An obvious solution to combatting a lack of healthy foods in a community is to create more vendors that can make them available to residents.

Subsidized Supermarkets
Grocery chains are beginning to find ways through subsidy programs to create low-cost environments for fresh and healthy foods in areas traditionally seen as food deserts. Often incentivizing healthy alternatives such as grilled instead of fried foods prepared on-site, and advertising various forms of produce over junk food, these types of supermarkets are often the largest-scale and best recognized form of solution. However these can be costly and the most affected by market trends.

Legislation promoting the building/construction of new grocers in recognized food deserts is an idea that has growing recognition among New Jersey’s legislators. Often proposed through the use of tax credits, these programs in combination with anti-food waste initiatives are one form of solution from state itself.

Healthy Corner-stores 
While new supermarkets and large-scale grocers are often seen as the ideal solution, a typically more immediate and less difficult alternative exists in using what is already established within a neighborhood. Using this mentality, programs such as the Healthy Corner-store initiative have worked with the owners of small scale food outlets within urban areas to assist them in expanding and introducing healthy options to their stock. The result is timely relief in local areas that may not see large-scale supermarkets and grocery stores developed on a practical schedule.

Community-Based Solutions
New Jersey has also seen community-centric solutions created across various municipalities to combat the consequences of food insecurity.

Examples of Network Members Fighting Food Insecurity 
The Network has multiple members who are involved in combatting food insecurity in a variety of ways across New Jersey.

North Jersey:

La Casa De Don Pedro’s holiday food and toy drive in the months of November and December collects meal ingredients and gifts for children of all ages (0-18) to distribute over the December holidays. Businesses are also incentivized to directly “adopt” a classroom or school to aid on a larger scale.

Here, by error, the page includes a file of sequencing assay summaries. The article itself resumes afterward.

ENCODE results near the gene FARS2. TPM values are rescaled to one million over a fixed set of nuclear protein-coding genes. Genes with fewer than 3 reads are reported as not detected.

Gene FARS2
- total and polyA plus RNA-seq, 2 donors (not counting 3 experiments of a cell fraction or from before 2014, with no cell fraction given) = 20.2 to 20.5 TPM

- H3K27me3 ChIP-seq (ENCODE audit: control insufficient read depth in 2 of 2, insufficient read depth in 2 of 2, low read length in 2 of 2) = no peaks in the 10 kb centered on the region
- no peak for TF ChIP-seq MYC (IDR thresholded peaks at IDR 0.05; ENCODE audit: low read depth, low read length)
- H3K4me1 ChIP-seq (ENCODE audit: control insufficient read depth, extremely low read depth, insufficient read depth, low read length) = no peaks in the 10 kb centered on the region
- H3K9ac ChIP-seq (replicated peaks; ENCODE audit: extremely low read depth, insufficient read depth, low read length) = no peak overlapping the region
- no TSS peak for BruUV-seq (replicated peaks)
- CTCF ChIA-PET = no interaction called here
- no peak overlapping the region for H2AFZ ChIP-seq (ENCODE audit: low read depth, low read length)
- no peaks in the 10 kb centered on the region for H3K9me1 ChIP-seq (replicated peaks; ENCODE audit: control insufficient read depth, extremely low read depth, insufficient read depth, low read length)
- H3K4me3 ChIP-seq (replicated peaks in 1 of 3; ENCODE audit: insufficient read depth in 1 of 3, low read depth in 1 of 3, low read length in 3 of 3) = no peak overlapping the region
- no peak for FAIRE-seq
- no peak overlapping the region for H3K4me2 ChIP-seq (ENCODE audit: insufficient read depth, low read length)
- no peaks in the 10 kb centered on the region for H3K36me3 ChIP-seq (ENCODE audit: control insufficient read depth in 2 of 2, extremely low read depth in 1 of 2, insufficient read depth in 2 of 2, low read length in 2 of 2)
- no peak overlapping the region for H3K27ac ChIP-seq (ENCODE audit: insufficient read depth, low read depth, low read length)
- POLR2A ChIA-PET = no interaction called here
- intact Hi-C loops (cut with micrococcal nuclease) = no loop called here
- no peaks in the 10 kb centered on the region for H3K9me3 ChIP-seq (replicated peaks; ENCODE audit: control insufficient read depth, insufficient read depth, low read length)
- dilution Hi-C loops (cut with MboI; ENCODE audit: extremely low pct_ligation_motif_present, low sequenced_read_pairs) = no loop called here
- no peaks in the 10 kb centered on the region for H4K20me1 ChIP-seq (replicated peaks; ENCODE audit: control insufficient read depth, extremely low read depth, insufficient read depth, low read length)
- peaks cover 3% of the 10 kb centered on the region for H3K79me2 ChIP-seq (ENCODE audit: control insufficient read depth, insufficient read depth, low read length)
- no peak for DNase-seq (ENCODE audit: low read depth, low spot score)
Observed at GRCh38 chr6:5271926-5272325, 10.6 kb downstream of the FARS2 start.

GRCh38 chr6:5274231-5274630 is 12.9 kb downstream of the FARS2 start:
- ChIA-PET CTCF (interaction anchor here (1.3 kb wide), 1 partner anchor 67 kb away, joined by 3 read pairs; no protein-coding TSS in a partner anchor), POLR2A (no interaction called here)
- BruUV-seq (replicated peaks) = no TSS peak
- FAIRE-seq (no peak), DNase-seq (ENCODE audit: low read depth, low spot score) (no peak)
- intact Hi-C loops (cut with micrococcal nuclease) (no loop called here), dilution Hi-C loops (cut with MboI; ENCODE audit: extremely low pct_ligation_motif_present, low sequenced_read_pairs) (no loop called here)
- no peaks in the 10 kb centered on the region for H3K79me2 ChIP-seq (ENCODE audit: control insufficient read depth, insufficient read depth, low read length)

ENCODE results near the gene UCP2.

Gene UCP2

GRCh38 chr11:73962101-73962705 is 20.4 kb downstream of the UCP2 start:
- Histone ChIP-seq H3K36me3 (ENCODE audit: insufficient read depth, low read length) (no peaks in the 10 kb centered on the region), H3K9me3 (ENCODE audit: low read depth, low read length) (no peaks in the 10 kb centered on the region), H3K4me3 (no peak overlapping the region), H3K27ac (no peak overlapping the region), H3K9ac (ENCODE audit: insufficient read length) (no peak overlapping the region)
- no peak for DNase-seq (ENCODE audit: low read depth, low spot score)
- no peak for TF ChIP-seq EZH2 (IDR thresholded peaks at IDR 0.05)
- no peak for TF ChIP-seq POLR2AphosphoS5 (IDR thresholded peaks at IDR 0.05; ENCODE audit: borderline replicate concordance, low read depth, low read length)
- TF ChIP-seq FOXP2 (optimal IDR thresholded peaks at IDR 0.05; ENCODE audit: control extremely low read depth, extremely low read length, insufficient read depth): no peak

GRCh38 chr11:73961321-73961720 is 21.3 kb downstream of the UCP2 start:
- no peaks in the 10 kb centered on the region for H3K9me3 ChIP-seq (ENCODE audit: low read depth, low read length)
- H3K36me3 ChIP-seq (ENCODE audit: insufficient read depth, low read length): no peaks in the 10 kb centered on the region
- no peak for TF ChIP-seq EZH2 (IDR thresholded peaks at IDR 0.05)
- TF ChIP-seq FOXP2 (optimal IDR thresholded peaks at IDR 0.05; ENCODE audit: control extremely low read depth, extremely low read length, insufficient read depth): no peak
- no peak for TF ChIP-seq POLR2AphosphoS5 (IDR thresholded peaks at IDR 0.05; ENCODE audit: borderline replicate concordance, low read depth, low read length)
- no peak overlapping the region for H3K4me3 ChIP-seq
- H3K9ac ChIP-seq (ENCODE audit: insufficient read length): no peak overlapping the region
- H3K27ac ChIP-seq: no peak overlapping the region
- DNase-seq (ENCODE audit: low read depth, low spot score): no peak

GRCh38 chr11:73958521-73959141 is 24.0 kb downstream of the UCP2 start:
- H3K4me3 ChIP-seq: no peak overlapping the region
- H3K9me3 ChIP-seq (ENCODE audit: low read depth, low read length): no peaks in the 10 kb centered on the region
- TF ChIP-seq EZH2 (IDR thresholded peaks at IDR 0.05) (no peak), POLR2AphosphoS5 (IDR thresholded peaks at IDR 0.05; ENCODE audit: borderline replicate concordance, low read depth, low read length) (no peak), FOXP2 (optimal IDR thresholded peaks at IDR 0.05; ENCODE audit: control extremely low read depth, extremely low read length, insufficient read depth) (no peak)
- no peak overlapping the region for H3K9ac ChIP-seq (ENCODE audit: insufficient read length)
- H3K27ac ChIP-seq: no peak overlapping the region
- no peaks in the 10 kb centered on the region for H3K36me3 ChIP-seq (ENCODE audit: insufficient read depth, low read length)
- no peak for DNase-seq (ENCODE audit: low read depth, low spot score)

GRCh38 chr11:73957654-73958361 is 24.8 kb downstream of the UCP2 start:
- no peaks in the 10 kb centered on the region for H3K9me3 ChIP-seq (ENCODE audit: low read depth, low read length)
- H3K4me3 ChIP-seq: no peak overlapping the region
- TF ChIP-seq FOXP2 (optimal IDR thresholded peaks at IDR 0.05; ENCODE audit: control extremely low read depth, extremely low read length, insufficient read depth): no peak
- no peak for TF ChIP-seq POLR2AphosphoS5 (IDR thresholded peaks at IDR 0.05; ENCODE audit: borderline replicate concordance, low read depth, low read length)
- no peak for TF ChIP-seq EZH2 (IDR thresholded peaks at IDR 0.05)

Morris Canal Community Development Corporation through its Lafayette Learning Community Garden is able to assist low-income residents in obtaining healthy foods and help their children become educated about matters of eating well. Morris Canal CDCs members are firm believers that the act of gardening can nourish the body, mind, and soul, creating a lasting impact across generations that is not limited to diet only.

The Northwest New Jersey Community Action Partnership addresses the issue of food insecurity in multiple ways, whether this be through their food bank, food surplus giveaways, backpack initiative, or summer food service program. All of these examples are some NORWESCAPs strategies for bridging all members of the community with healthy lifestyles.


South & Central Jersey:

Arm In Arm operates three food pantries in Mercer County that are aimed at helping to fill some of the financial gaps with food that lower-income residents face. Additionally, their home delivery service ensures that up to 150 elderly and housebound residents receive healthy foods with proper nutrition.

Community Foundation of South Jersey has a Move for Hunger initiative that tackles food insecurity and food waste by mobilizing a network of relocation partners to collect and deliver non-perishable food for struggling families. They also work with the Food Bank of South Jersey to provide an immediate solution to the urgent problem of hunger by providing food to people in need, teaching them to eat nutritiously, and helping them to find sustainable ways to improve their lives.

Midtown Urban Renaissance Corporation has been working with First Pentecostal Church, Neptune Township’s Administration, Public Works, Recreation and the Gannett Foundation to help the surrounding neighborhoods create a community garden and improve the area around it and beyond since 2018.


New Jersey Food Resources:

NJ County Food Resource Guide

Community Food Bank of New Jersey

Food Bank of South Jersey

List of Summer Feeding Sites

SNAP Information:

SNAP Online Application

SNAP Retailer Locator

Required Foods for Snap Retailers

Requirements for Online SNAP Retailers

Food Insecurity Studies:

Feeding America New Jersey Food Insecurity Summary

2019 Food Insecurity in Middlesex County by Rutgers University

Food Insecurity Among Students in New Brunswick